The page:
Vaccines based on whole, inactivated SARS-CoV, spike subunits, recombinant viruses expressing SARS-CoV proteins, DNA plasmids expressing SARS-CoV proteins, or virus-like particles (VLPs) have all been tested in vitro and in vivo. Research on MERS-CoV vaccination strategies is in the early stages, and there are no approved vaccines for MERS-CoV. However, early studies using a modified vaccinia virus and spike subunit vaccines have been shown to induce MERS-CoV-neutralizing antibodies in mice.
An effective MERS-CoV vaccine is required to induce both robust humoral and cell-mediated immunities, particularly antibody responses are crucial for the survival of the vaccinated hosts (Du et al., 2016b). Previous studies indicated that the level of serum neutralizing antibodies correlated positively with the reduction of lung pathogenesis, which increased the survival of animals challenged with MERS-CoV (Zhao et al., 2015; Zhang et al., 2016). In general, most of the potential MERS-CoV vaccine candidates were able to elicit systemic antibody responses, producing high titer of serum IgG upon immunization, but many failed to generate sufficient mucosal immunity unless the vaccines were administered via a mucosal or intranasal route. Activation of mucosal immunity is heavily dependent on the route of immunization, and this is a common challenge in vaccine development for many respiratory pathogens (Ma et al., 2014a; Guo et al., 2015).
Therefore, most of the MERS-CoV vaccine candidates are still based on the full length or part of the S protein.
To date, no vaccine has been licensed to prevent MERS-CoV infection. Although several vaccine candidates are currently in clinical trials, many still remain in the pre-clinical stage. Current approaches for the development of MERS-CoV vaccines are mostly referred to the methods used for the development of SARS-CoV vaccines during the past two decades, which include: viral vector-based vaccine, DNA vaccine, subunit vaccine, virus-like particles (VLPs)-based vaccine, inactivated whole-virus (IWV) vaccine and live attenuated vaccine.
In general, subunit vaccines have the highest safety profile among all current vaccines despite their low immunogenicities (Du et al., 2016b). Precautions should be taken during the development of MERS-CoV vaccines based on the S protein to avoid the induction of non-neutralizing antibodies. Unlike the full-length S protein, RBD of MERS-CoV comprises the critical neutralizing domains but lacking the non-neutralizing immunodominant region. Therefore, upon immunization, the RBD-based vaccines are restricted to produce RBD-specific neutralizing immune responses, thus are incapable of inducing non-neutralizing antibodies that may potentially contribute to harmful pathological effects (Du and Jiang, 2015; Wang et al., 2015a).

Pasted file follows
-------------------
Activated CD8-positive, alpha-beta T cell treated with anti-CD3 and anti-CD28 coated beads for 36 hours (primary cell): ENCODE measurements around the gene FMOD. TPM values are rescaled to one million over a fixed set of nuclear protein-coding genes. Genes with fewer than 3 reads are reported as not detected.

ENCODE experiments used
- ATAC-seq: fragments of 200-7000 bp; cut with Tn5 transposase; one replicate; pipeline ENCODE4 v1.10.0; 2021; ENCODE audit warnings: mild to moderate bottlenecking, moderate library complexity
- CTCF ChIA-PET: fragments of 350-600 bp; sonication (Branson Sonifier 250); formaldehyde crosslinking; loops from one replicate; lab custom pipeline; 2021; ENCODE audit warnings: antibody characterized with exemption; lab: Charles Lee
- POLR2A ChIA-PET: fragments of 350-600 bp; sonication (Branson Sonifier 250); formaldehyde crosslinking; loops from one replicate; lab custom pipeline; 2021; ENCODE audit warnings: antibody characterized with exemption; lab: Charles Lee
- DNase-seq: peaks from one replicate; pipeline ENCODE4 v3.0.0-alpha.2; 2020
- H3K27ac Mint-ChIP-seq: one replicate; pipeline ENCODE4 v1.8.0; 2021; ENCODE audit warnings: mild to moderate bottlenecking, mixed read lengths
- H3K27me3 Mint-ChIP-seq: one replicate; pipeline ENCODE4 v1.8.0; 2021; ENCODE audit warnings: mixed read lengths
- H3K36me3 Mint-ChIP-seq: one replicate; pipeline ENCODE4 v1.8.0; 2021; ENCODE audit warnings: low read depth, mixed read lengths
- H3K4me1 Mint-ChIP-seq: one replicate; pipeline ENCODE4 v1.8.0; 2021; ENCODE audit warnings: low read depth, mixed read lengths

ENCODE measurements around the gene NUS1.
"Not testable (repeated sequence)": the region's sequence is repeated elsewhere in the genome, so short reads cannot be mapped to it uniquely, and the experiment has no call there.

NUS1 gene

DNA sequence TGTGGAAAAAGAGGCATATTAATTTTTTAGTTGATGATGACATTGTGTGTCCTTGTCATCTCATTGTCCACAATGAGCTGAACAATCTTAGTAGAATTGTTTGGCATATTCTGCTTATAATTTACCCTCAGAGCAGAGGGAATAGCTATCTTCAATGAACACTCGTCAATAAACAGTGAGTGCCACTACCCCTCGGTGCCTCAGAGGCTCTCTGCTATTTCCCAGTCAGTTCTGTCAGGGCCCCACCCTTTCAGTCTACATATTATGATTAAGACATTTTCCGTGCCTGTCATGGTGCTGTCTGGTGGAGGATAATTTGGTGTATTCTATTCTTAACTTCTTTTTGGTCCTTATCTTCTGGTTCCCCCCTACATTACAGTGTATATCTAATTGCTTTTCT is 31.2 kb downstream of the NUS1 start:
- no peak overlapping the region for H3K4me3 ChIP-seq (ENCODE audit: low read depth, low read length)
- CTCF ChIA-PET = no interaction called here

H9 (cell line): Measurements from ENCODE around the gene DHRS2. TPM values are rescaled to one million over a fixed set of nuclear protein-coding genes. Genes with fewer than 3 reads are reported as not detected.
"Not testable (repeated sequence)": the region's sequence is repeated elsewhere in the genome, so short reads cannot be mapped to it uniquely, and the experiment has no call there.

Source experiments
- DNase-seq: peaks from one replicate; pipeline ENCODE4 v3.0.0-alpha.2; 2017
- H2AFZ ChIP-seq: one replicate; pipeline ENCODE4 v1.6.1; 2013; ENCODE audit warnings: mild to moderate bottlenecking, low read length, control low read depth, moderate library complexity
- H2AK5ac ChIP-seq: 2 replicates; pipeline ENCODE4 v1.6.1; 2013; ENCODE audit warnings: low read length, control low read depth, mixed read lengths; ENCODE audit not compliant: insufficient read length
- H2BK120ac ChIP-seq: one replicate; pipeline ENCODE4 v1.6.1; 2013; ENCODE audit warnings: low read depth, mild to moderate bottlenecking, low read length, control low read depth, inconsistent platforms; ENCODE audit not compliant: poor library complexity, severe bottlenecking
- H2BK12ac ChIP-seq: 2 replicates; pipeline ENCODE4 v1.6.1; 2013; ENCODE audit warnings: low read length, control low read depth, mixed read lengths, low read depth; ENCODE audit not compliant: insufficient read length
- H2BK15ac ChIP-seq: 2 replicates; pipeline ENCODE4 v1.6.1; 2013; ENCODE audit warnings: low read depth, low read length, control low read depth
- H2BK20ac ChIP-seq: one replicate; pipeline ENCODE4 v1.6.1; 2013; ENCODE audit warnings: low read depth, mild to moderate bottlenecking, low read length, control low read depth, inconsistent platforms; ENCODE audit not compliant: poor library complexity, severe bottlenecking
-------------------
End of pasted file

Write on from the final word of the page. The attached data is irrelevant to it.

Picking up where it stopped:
What Makes an Effective MERS-CoV Vaccine
Two viral proteins of MERS-CoV, S and N proteins, were demonstrated to be highly effective and capable of eliciting T-cell responses. T-cell responses support the immune response to foreign substances in the body. However, only S protein was shown to induce neutralizing antibodies, the critical effectors against MERS-CoV (Agnihothram et al., 2014). Notably, N protein had also been proposed to be a potential protective immunogen for both neutralizing antibodies and T-cell immune responses through in silico approaches (Shi et al., 2015).
Despite the prediction, no biological data have been presented thus far. Another potential B cell epitope of the MERS-CoV E protein was identified recently using in silico methods, yet similarly, no biological data were presented (Xie et al., 2018). Therefore, most of the MERS-CoV vaccine candidates are still based on the full length or part of the S protein.
There are no specific treatments for illnesses caused by human coronaviruses. Most people with common human coronavirus illness will recover on their own, says the CDC. However, you can do some things to relieve your symptoms:
- take pain and fever medications (Caution: do not give Aspirin to children)
- use a room humidifier or take a hot shower to help ease a sore throat and cough
If you are mildly sick, you should
- drink plenty of liquids
- stay home and rest
If you are concerned about your symptoms, you should see your healthcare provider asap.
To date, health officials do not know how humans have become infected with this virus. Investigations are underway to determine the virus source, types of exposure that lead to infection, mode of transmission and the clinical pattern and course of the disease. And, the World Health Organization has listed it as a top target for vaccine development by the Coalition for Epidemic Preparedness Innovations.
Coronavirus Vaccine News
Content sources include the World Health Organization, the CDC, industry studies and the Precision Vaccinations.com news network. Fact-Checked by Dr. Robert Carlson and other healthcare professionals.